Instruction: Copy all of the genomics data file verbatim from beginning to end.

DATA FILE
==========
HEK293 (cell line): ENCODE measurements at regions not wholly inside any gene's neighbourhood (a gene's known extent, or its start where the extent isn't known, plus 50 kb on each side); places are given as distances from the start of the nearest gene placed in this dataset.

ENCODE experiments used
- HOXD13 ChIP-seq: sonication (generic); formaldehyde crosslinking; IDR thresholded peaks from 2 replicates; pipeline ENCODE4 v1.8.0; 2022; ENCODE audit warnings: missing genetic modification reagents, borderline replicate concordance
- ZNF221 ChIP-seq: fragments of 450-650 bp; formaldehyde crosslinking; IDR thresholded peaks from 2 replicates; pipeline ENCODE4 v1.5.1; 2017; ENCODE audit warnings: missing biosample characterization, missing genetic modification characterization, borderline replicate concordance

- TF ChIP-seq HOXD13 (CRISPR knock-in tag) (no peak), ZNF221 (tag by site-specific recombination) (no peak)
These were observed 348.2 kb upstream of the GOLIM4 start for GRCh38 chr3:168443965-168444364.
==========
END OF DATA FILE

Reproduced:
HEK293 (cell line): ENCODE measurements at regions not wholly inside any gene's neighbourhood (a gene's known extent, or its start where the extent isn't known, plus 50 kb on each side); places are given as distances from the start of the nearest gene placed in this dataset.

ENCODE experiments used
- HOXD13 ChIP-seq: sonication (generic); formaldehyde crosslinking; IDR thresholded peaks from 2 replicates; pipeline ENCODE4 v1.8.0; 2022; ENCODE audit warnings: missing genetic modification reagents, borderline replicate concordance
- ZNF221 ChIP-seq: fragments of 450-650 bp; formaldehyde crosslinking; IDR thresholded peaks from 2 replicates; pipeline ENCODE4 v1.5.1; 2017; ENCODE audit warnings: missing biosample characterization, missing genetic modification characterization, borderline replicate concordance

- TF ChIP-seq HOXD13 (CRISPR knock-in tag) (no peak), ZNF221 (tag by site-specific recombination) (no peak)
These were observed 348.2 kb upstream of the GOLIM4 start for GRCh38 chr3:168443965-168444364.